- a) Interdental alveolar bone crests are flexible and deformable. For this reason, they may not offer the ideal absolute anchorage. The more cervical the structures, the more delicate they are, thus offering less physical support for mini-implant placement;
- b) Alveolar bone crests of triangular shape are more deformable, whereas those of rectangular shape are more flexible;
- c) The bases of the alveolar processes of the maxilla and the mandible are not flexible, for this reason, they are more likely to receive mini-implants;
- d) The more cervical a mini-implant is placed, the higher the risk of loss; the more apical a mini-implant is placed, the better its prognosis will be;
- e) 3D evaluations play a major role in planning the use of mini-implants.
Based on the aforementioned considerations, the hypotheses about mini-implant loss are as follows:
- 1) Deflection of maxillary and mandibular alveolar processes when mini-implants are more cervically placed;
- 2) Mini-implants placed too near the periodontal ligament, with normal intra-alveolar tooth movement;
- 3) Low bone density, low thickness and low alveolar bone volume;
- 4) Low alveolar cortical bone thickness;
- 5) Excessive pressure inducing trabecular bone microfracture;
- 6) Sites of higher anatomical weakness in the mandible and the maxilla;
- 7) Thicker gingival tissue not considered when choosing the mini-implant.
Error of the method: what is it for?
The aim of this paper is to demonstrate the importance of evaluating the error of the method in Orthodontic scientific studies. Special emphasis will be given to the scientific importance and the different types of the error of the method (systematic and casual), the statistical tests most commonly used to quantify these errors and the clinical meaning of the error of the method for the interpretation of results obtained from orthodontic treatment. [...]
An interview with Marissa C. Keesler
Dr. Marissa Keesler attended dental school at Creighton University in Omaha, Nebraska and in 1987 received her Doctor of Dental Surgery degree with high honors. In 1989, she graduated from Marquette University with a Certificate and Master of Science degree in Orthodontics. Dr. Keesler has been an Adjunct Professor in the Marquette Graduate Orthodontic Department since 1990 and has been a guest speaker at several universities and orthodontic groups nationally and internationally. She has contributed to the development of several orthodontic textbooks in topics related to multidisciplinary treatment and the indirect bonding technique. Dr. Keesler is a member of the American Association of Orthodontists and many other local and national dental and orthodontic societies such as the Edward H. Angle Society of Orthodontists and the Pierre Fauchard Academy. She also has Diplomate status with the American Board of Orthodontics and is a graduate of the AEO Roth/Williams Center. Dr. Keesler has been in specialty practice since 1989 and has had a full-time private practice in Neenah since 1992. In 2000, she was joined by her husband, Dr. Jeffrey T. Keesler, who has a dual specialty in Prosthodontics and Orthodontics.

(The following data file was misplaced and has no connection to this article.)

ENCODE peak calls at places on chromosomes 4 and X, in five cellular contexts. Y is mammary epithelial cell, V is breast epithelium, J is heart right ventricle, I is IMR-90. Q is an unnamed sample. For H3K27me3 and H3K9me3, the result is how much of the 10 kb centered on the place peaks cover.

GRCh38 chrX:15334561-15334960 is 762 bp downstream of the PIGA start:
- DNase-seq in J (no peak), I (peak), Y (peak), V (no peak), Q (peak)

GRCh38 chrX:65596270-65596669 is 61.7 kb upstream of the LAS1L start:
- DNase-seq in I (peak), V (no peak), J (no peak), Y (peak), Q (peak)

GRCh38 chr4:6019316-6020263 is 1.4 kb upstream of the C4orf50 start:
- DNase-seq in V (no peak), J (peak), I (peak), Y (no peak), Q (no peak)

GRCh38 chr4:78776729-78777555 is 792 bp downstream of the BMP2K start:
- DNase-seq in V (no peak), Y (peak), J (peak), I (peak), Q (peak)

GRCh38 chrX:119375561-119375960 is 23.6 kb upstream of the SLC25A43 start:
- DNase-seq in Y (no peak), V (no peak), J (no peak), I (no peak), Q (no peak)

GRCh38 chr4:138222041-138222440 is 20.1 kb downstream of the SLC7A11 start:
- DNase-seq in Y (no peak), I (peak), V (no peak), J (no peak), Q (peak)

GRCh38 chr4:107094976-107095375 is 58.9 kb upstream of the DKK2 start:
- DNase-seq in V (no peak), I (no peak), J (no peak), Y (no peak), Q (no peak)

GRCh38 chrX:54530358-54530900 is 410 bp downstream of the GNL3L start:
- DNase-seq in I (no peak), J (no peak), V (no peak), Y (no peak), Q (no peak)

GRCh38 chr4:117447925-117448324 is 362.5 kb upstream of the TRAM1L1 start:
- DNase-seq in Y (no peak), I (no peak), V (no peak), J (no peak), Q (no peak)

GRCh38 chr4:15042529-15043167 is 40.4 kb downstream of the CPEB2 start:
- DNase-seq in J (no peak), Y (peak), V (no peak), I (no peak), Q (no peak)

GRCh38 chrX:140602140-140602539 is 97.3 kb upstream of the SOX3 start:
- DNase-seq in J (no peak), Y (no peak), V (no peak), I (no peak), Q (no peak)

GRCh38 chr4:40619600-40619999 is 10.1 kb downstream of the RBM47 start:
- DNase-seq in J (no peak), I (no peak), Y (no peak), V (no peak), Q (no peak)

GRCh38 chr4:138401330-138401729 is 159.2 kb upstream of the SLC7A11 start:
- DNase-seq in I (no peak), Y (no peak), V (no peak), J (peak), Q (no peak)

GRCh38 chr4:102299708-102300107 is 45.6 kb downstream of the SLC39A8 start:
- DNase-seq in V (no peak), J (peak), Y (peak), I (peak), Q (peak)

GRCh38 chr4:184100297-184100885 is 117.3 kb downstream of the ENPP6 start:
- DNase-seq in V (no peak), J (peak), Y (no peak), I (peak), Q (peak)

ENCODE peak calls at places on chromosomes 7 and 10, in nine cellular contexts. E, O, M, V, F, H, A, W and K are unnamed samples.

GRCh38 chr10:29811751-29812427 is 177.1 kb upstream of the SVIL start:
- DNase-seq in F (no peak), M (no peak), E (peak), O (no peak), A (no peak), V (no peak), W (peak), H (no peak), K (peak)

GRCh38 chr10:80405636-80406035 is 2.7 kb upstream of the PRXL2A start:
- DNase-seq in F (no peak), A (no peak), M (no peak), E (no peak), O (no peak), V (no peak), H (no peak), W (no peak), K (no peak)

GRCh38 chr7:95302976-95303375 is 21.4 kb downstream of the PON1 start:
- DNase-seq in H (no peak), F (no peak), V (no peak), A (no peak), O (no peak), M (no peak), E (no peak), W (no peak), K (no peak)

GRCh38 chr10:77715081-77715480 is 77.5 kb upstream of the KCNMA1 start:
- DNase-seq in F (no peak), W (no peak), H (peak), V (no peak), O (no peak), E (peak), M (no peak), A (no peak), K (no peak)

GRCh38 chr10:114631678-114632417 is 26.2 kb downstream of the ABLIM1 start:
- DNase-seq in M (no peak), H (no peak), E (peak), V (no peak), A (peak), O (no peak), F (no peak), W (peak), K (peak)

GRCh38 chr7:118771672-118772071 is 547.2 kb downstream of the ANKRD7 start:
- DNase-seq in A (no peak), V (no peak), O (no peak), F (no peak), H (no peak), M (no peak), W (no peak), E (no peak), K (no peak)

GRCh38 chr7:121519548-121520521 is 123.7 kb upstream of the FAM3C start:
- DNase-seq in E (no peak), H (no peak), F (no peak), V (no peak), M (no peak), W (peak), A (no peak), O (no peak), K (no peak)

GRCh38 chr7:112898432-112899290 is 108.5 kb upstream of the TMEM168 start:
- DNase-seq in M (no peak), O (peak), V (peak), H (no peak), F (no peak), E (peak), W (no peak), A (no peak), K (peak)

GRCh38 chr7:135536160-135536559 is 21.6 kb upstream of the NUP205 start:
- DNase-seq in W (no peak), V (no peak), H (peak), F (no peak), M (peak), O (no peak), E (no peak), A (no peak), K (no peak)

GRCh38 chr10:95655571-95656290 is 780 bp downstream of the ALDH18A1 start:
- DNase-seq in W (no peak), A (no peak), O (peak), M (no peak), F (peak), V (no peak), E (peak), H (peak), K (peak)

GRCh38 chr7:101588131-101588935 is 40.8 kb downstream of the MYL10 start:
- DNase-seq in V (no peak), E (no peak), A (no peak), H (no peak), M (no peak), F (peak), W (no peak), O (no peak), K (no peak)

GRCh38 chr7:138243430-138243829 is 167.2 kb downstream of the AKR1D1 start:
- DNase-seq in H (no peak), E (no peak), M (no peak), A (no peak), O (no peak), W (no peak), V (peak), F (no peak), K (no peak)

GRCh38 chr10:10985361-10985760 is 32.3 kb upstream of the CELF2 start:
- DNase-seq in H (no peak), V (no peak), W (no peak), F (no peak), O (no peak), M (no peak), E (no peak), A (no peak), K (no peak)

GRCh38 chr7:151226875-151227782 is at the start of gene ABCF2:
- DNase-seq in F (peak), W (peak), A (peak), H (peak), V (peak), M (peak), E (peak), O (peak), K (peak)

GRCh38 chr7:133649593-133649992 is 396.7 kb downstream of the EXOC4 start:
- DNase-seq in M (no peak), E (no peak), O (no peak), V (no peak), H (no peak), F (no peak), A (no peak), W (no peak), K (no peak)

Dr. Roberto Lima Filho
Transverse effect of Haas and Hyrax appliances on the upper dental arch in patients with unilateral complete cleft lip and palate: A comparative study
Palatine expansion technique. Cleft palate. Dental arch.
Objective: The aim of the present study was to evaluate the transverse effect of rapid maxillary expansion in patients with unilateral complete cleft lip and palate while comparing the Haas and Hyrax appliances.
Methods: The sample consisted of 48 patients divided into two groups: Group I – 25 patients treated with modified Haas appliance (mean age: 10 years 8 months); and Group II – 23 patients treated with Hyrax appliance (mean age: 10 years 6 months). Casts were taken during pre-expansion and after removal of the appliance at the end of the retention period. The models were scanned with the aid of the 3 Shape R700 3D scanner. Initial and final transverse distances were measured at cusp tips and cervical-palatal points of maxillary teeth by using the Ortho Analyzer™ 3D software.
Results: The mean expansion obtained between cusp tips and cervical-palatal points for inter-canine width was 4.80 mm and 4.35 mm with the Haas appliance and 5.91 mm and 5.91 mm with the Hyrax appliance. As for first premolars or first deciduous molars, the values obtained were 6.46 mm and 5.90 mm in the Haas group and 7.11 mm and 6.65 mm in the Hyrax group. With regard to first molars, values were 6.11 mm and 5.24 mm in the Haas group and 7.55 mm and 6.31 mm in the Hyrax group.